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SAPTO v.

FABIANA, 103 PHIL 683

FACTS: Sapto (Moro), now deceased, was the registered owner of a parcel of land located in Alambre, Toril, Davao City. When Sapto died, he left his children Samuel, Constancio, and Ramon as heirs of the property in question. Ramon pre-deceased his two brothers, leaving no, other heirs. On June 6, 1931, Samuel and Constancio Sapto executed a deed of sale of a portion of four hectares of the land aforementioned in favor of defendant Apolonio Fabiana. The sale was duly approved by the Provincial Governor of Davao, but was never registered. Possession of the land conveyed was, however, transferred to Fabiana and the latter has been in the possession thereof since 1931 up to the present. Thereafter, Constancio Sapto died without any issue. Samuel Sapto married one Dora (Bagoba) and upon his death was survived by his widow and two children, Laureana and Vicente Sapto. On October 19, 1954, the widow and children of Samuel Sapto filed this action in the Court of First Instance of Davao for the recovery of the parcel of land sold by their predecessors to defendant Apolonio Fabiana in 1931. After trial, the lower court held that although the sale between Samuel and Constancio Sapto and defendant in 1931 was never registered, it was valid and binding upon the parties and the vendors heirs, and ordered the plaintiffs to execute the necessary deed of conveyance in defendant's favor and its annotation in the certificate of title. From this judgment, plaintiffs appealed to this Court.

ISSUES: a.) Whether or not the deed of sale executed by appellants' predecessors in favor of the appellee over the land in question, although never registered, is valid and binding. b.) Whether or not the CFI’s order of conveyance in favor of Fabiana is valid.

DECISIONS: a.) The deed of sale executed by appellants' predecessors in favor of the appellee over the land in question, although never registered, is valid and binding. The SC first affirmed the validity of the sale between the Sapto brothers and Fabiana, ruling, that even though it was never registered the sale was valid, binding, and effective upon the heirs of the vendor. According to the court, as between the parties to a sale, registration is not necessary to make it valid and effective, for actual notice is equivalent to registration. In fact in the case of Medina vs. Imaz and Warner Barnes and Co., 27 Phil., 314, it was held that the peculiar force of a title is exhibited only when the purchaser has sold to innocent third parties the land described in the conveyance, furthermore, in Galanza vs. Nuesa, 95 Phil., 713, the court held that "registration is intended to protect the buyer against claims of third persons arising from subsequent alienations by the vendor, and is certainly not necessary to give effect as between the parties to their deed of sale". Since no right of innocent third persons or subsequent transferees of the property in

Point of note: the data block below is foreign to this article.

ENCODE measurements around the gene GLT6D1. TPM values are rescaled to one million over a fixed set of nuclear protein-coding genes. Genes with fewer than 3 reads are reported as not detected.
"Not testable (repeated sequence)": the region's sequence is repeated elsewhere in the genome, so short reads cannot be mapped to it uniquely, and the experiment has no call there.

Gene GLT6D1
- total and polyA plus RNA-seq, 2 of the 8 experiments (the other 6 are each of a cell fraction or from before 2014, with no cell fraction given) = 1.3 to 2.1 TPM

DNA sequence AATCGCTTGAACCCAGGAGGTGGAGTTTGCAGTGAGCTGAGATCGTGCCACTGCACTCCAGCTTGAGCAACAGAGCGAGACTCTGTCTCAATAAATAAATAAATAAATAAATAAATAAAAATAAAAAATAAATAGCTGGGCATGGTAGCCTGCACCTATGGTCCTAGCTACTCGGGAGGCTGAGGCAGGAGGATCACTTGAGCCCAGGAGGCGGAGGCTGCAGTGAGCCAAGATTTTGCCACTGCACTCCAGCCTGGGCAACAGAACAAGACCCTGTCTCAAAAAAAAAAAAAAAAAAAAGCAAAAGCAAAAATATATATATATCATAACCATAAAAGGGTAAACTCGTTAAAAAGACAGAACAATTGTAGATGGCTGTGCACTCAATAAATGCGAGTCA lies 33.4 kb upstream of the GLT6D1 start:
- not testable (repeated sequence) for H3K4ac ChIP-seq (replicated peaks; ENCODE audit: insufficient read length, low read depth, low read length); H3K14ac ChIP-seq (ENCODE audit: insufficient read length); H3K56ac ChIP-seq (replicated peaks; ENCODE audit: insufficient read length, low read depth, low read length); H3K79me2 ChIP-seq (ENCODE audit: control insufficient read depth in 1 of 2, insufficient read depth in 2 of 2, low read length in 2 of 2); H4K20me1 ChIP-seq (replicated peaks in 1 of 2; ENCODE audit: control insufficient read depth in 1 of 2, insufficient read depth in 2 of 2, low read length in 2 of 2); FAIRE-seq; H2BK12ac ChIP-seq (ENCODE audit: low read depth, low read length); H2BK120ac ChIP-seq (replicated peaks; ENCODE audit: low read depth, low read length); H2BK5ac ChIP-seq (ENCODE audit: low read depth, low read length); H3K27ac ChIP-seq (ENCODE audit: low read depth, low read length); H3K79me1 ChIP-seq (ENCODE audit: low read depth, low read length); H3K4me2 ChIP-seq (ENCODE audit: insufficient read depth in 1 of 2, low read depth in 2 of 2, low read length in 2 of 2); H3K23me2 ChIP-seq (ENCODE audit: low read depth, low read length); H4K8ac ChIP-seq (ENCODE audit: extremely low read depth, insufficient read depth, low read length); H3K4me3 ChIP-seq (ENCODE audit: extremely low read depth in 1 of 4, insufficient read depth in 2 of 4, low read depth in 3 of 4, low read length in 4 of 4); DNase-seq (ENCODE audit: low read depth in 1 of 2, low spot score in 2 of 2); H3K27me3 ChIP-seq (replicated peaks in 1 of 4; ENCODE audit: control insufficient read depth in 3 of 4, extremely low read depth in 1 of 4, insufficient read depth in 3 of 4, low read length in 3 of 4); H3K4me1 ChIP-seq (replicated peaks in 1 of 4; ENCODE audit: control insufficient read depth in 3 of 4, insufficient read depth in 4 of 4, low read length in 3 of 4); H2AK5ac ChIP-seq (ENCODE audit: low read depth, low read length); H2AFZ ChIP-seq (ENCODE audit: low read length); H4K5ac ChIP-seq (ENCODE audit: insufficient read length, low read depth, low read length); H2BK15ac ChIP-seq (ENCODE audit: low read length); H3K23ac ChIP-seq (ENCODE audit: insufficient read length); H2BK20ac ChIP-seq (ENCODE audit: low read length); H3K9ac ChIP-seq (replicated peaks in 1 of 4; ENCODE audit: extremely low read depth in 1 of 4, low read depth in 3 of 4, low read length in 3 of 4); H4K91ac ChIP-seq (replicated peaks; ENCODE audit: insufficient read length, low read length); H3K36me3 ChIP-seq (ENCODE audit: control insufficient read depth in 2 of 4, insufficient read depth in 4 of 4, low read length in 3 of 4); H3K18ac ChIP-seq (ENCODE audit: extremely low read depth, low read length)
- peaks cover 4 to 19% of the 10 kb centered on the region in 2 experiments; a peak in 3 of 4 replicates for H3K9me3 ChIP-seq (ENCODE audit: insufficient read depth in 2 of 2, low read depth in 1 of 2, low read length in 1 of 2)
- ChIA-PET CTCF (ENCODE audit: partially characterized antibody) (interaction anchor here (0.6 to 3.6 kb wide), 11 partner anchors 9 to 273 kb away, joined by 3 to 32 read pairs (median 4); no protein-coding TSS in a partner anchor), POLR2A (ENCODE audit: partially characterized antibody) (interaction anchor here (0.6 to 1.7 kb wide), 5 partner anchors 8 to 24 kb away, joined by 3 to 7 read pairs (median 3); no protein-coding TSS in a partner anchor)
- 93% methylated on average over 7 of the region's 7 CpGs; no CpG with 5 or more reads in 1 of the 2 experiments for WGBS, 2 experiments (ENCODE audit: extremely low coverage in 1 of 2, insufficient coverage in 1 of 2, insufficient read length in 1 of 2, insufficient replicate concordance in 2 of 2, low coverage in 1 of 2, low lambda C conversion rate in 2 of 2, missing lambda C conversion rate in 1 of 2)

clear that the conveyance between appellee and his vendors are valid and binding upon the latter. 480 of the New Civil Code. The property has remained and still is in the possession of the vendee of appellants' predecessors. and is equally binding and effective against the heirs of the vendors. b. therefore. herein appellee. It is. herein appellants.) The CFI’s order of conveyance in favor of Fabiana is valid. In ruling so. In other words. that actions to quiet title to property in the possession of the plaintiff are imprescriptible. In assailing the order. that the action for conveyance was actually one to quiet title. which states. the Sapto heirs claimed that the CFI cannot order the conveyance because the defendant’s cause of action had already prescribed. the SC cited American jurisprudence and Art.question is involved herein. the transfer and possession of the property was a clear indication of the validity of the sale. . The SC ruled however.